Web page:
Loading…
Sunday, September 21, 2014
Current Weather
Loading Current Weather....
HomeNewsLocal
Published: Friday, 10/28/2011 - Updated: 2 years ago

2 commissioners firm on razing courthouse

BY JENNIFER FEEHAN
BLADE STAFF WRITER
The Seneca County Courthouse in Tiffin, Ohio. The Seneca County Courthouse in Tiffin, Ohio.
THE BLADE Enlarge | Buy This Photo

TIFFIN -- Despite pressing budget problems, two of three Seneca County commissioners said Thursday the county should reject a no-cost plan to mothball its historic 1884 courthouse and instead spend an estimated $400,000 to demolish it.

Commissioners Ben Nutter and Jeff Wagner held firm to their position that it's time to remove the downtown landmark. Board Chairman Dave Sauber once again said he's unwilling to spend that much of the county's badly needed funds on demolition. He favors the Seneca County Courthouse and Downtown Redevelopment Group's proposal to lease the building for $1 a year, pay all costs to mothball and insure it, replace windows to improve its appearance, and create a maintenance fund for expenses.

"At this time, with our budget situation, I'm not willing to spend those funds and turn around and ask people to give up their jobs -- layoffs or however we deem to balance the budget -- to tear down that building when someone is willing to work with us with a lease agreement and pick up all the costs associated with that building, and we would not have to expend any general funds," Mr. Sauber said.

Mr. Nutter responded that no county employees have been laid off so far, and the county has money set aside in a courthouse fund that would pay for demolition.

"That's one-time, stale money, so budgeting that money to something like reoccurring salaries is not wise financial practice, and I won't do that either," Mr. Nutter said.

Although relatively silent during the hourlong meeting with the development group, Mr. Nutter said later that the proposed lease contained "very kind offers from some very good people," but that he feared the county would be "pot-committed" after the group spent money on windows and other expenses.

"All of the things that the group has presented are very important, but the underlying factor here are the economics have changed," he said. "While those things are important, they pale in comparison to the long-term stability of Seneca County in providing services like justice, law enforcement, EMS, and other services to its citizens."

During the meeting, David Carroll, legal counsel for the development group, asked commissioners what public purpose it served to spend nearly a half-million dollars to raze a building that would cost $22 million to replace. The county will end up with a very expensive park, he said.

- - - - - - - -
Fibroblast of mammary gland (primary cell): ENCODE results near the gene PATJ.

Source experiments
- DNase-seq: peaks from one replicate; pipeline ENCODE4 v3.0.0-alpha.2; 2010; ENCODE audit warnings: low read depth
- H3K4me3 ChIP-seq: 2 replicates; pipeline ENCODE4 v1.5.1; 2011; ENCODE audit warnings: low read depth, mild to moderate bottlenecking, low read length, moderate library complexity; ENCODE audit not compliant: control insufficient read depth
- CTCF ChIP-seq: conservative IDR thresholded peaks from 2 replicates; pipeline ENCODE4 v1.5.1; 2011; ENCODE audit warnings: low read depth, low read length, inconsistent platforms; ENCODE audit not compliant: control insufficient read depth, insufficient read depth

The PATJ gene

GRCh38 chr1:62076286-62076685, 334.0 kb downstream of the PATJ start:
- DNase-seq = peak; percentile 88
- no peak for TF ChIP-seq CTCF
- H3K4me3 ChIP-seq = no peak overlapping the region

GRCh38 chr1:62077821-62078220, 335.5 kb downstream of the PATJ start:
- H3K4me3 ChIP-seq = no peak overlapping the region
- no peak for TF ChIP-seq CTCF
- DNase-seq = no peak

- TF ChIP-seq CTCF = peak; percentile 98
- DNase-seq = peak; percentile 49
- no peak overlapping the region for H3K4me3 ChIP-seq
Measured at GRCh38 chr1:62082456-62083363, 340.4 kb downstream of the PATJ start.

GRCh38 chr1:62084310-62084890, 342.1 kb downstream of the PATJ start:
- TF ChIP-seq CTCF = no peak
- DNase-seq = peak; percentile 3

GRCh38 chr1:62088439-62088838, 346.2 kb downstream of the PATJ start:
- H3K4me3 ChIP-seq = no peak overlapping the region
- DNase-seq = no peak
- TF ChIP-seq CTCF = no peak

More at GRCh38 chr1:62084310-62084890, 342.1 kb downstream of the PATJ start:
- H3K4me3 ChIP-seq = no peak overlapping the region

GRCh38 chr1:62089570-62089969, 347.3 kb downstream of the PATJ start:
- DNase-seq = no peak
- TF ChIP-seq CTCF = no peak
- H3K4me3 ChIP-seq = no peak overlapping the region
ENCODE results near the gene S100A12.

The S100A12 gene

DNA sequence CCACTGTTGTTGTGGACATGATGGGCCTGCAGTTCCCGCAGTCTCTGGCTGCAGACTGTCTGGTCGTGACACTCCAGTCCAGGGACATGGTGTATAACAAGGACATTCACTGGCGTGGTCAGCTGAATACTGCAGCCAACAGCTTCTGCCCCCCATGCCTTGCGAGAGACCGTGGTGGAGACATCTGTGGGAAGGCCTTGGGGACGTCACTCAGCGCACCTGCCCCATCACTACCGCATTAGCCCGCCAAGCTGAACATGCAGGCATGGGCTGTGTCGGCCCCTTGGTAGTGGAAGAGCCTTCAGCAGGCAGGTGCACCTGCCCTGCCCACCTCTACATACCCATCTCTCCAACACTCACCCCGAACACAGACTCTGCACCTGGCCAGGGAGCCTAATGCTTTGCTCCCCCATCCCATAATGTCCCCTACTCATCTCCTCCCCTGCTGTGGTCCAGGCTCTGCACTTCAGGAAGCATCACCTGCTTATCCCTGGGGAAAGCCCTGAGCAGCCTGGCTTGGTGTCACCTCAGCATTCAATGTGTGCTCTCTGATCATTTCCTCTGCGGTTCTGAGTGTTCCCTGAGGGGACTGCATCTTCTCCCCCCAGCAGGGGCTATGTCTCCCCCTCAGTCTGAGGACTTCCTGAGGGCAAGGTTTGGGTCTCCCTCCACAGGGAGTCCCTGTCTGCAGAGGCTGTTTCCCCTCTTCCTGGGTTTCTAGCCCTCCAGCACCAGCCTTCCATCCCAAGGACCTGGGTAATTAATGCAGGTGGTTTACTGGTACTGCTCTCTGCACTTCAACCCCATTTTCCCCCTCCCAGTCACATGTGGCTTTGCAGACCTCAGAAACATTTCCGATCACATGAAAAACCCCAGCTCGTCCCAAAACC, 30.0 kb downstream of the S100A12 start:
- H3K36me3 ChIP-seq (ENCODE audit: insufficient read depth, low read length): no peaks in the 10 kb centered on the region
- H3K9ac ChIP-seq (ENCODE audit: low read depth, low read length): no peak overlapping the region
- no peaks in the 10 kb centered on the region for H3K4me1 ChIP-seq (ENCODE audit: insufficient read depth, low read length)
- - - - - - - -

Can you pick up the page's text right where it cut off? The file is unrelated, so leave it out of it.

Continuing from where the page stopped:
"Total cost to taxpayers -- about $22.5 million for a park," he said.

Mr. Carroll presented an amended-lease proposal that allows commissioners to terminate the lease after five years if they determine it's in the public interest to do so. The previous proposal said the lease only could be terminated if commissioners intended to renovate the courthouse.

Mr. Carroll told commissioners he was willing to work with County Prosecutor Derek DeVine to settle on an agreement that benefits the county and those who want to preserve the courthouse.

Mr. Sauber directed County Administrator Stacy Wilson to ask Mr. DeVine to review the amended-lease agreement.

While Mr. Nutter and Mr. Wagner said they were OK with Mr. DeVine reading it over, both said they did not think any changes in the document would change their minds.

Ironically, Schooley Caldwell Associates' design for the courthouse's renovation received a merit award Wednesday night from the Columbus chapter of the American Institute of Architects, Franklin Conaway, president of the development group, told commissioners.

"That award was presented because this plan meets and exceeds every standard set forth by the Ohio Supreme Court to meet current court needs," he said.

Pleas by the public to reconsider demolition seemed to fall on deaf ears.

Franco Ruffini, deputy State Historic Preservation officer, who attended the meeting, said afterward that the commissioners' attitude is puzzling.

"I echo the whole question of what is the public good that comes from demolition at this point, particularly with regard to the pocketbook? What is the benefit? There is none," he said. "It's like paying to throw something away."

Mr. Conaway declined to comment on his strategy, saying only that he would be back before the board Tuesday.

Contact Jennifer Feehan at: jfeehan@theblade.com or 419-724-6129.



Guidelines: Please keep your comments smart and civil. Don't attack other readers personally, and keep your language decent. If a comment violates these standards or our privacy statement or visitor's agreement, click the "X" in the upper right corner of the comment box to report abuse. To post comments, you must be a Facebook member. To find out more, please visit the FAQ.

Related stories







Poll